Since childhood, plants fascinated Mikkel. His grandmother had the “knowledge” in the family. She grew different plants in her large garden and in her plant shed. As a little boy, he would bore grandma with same questions every time he visited.

“Grandma, what is the name of that plant”. “And that one?” Grandma would always answered as if she had just heard the question for the first time.

Mikkel’s grandmother was one of “the special people.” The “special people” are recognized in Sami culture as having powers to heal sick people.

In her house, Mikkel remembered dried plants; plants wrapped in brown paper; plants stuffed in jars and plants nearby the fireplace. He remembered Grandma preparing herbs, some of which she sold. He recalled Grandma always had some bottles filled with special medicines.

His grandparents would chew dried angelica root or add scraps to their coffee as protection against catching a cold. When as a little boy, Mikkel cut his finger while playing with a knife; grandma placed a small piece of birch bark on the wound and bandaged it. There was no need to go to the hospital.

As Mikkel got older, he started drinking spring birch sap. His Grandpa told him birch sap would prevent him getting sick and would make him strong. It was their tradition to use herbs for almost everything and believe in their healing powers.

At school, he already knew he wanted to be a plant scientist. It was no surprise that he followed this path all the way to university graduating top of his class. He then went on to take a Master’s degree in Herbology.

Mikkel was 52, and has been divorced for over seven years with two children. Since his divorced, he has had the occasional girlfriend, but no serious relationship.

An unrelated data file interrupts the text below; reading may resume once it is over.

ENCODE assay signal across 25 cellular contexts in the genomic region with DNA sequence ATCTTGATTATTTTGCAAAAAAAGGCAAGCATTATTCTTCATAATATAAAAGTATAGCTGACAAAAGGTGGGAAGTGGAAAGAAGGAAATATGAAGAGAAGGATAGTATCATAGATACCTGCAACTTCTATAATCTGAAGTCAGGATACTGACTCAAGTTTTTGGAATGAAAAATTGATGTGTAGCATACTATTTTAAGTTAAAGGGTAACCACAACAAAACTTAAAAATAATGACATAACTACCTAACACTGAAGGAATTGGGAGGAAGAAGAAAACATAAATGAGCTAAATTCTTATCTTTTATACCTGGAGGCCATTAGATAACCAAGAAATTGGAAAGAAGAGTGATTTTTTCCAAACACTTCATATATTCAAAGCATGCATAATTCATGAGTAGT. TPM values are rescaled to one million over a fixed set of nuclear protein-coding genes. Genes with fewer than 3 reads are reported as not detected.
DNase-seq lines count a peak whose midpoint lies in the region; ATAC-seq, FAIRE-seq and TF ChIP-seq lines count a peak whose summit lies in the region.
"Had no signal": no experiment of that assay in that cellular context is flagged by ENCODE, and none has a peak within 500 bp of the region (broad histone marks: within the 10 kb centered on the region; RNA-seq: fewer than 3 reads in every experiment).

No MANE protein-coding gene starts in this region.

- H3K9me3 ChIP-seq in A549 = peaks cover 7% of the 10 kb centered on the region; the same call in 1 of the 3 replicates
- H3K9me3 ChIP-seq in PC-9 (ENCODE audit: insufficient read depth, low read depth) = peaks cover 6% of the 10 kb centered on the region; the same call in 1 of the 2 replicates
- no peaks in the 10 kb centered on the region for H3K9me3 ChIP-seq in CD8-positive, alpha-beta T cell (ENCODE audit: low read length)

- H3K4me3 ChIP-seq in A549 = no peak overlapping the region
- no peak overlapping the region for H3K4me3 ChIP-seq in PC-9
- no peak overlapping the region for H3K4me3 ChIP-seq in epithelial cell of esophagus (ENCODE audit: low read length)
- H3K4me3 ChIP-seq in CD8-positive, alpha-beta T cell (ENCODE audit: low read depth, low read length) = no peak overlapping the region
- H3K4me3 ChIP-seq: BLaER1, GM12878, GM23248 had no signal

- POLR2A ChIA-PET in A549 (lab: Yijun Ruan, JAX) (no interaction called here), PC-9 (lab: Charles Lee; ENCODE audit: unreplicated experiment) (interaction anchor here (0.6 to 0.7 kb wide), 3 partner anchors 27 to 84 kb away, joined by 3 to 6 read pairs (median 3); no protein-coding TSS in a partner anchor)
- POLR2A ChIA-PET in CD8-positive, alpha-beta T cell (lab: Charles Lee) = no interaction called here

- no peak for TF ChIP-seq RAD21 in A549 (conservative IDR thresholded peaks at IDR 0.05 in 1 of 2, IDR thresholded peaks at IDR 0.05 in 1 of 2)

He is dedicated to his work. His job is his life; it is his passion.

His dedication and passion has paid off and he is now Head of the International Research in Rare Plants and Flora Department at a university, 31km from Oslo.

As Department Head, he travels extensively to various parts of the world to collect and document plants. He is also responsible for students on exchange programs to Africa, Asia, and Latin America.

A while back, he had read about the jungles of The Central Africa Republic. In particular, about a French researcher who had made wild claims about the richness of those forest, but no one listened to him. Estimates show that up to 8% of the country is covered by forest, which were highly diverse.

This was sufficient to get him interested. He had worked in South Africa, Uganda, Kenya, Tanzania, Cameroon, Burundi and Rwanda. However, the jungles in The Central African Republic were not well known.

Before this, he only knew about The Central African Republic because of the Bangui Magnetic Anomaly, one of the largest magnetic anomalies on Earth.

Some years back he had tried to make contact with an institution in Bangui, the capital city of The Central Africa Republic. However, the person he was in contact with could not speak or write English.

Mikkel could not speak or write French either.

Things got a little better when someone in the Institution in Bangui brought in a cousin, who could help with translation.

It was not easy, but he persisted. He was excited. This could be very interesting.

He was excited that there might be close to 1500 unknown species.

Soon, he Mikkel, could be in a jungle looking for one of these unknown species.

He loved the African heat, the energy; the chaos. The contrast to Norway could not be more different. He loved the people; they were open and friendly. Most of all they always smiled! This made him forget some of the obvious misery around him.

There were many things about the countries he had visited in Africa that reminded him of Kautokeino when he was growing up. He felt he understood Africans.

He would tell his African colleagues about the villages in Kautokeino. His African colleagues were surprised to learn that he was from a village and that villages still exist in Norway.

He remembers the stories his grandpa used to tell him about poverty. He saw some of the same in Africa, although not as bad as in Finnmark during the days of his grandfather.

When he was seven at the start of 1970s, he clearly remembers how the toilet in his parents’ house was in the back yard. Therefore, whenever he saw such scenes in Africa, it reminded him of his own childhood.

However, it was his Sami roots that made him feel this special connection to the African peoples.

That was his way of saying it to others…”the African Peoples”. In his native Sami language, the word is afrihkálaš, meaning African.

Mikkel strongly believed that he, as a Sami once shared the same plight as the black African people in South Africa or Zimbabwe for example.

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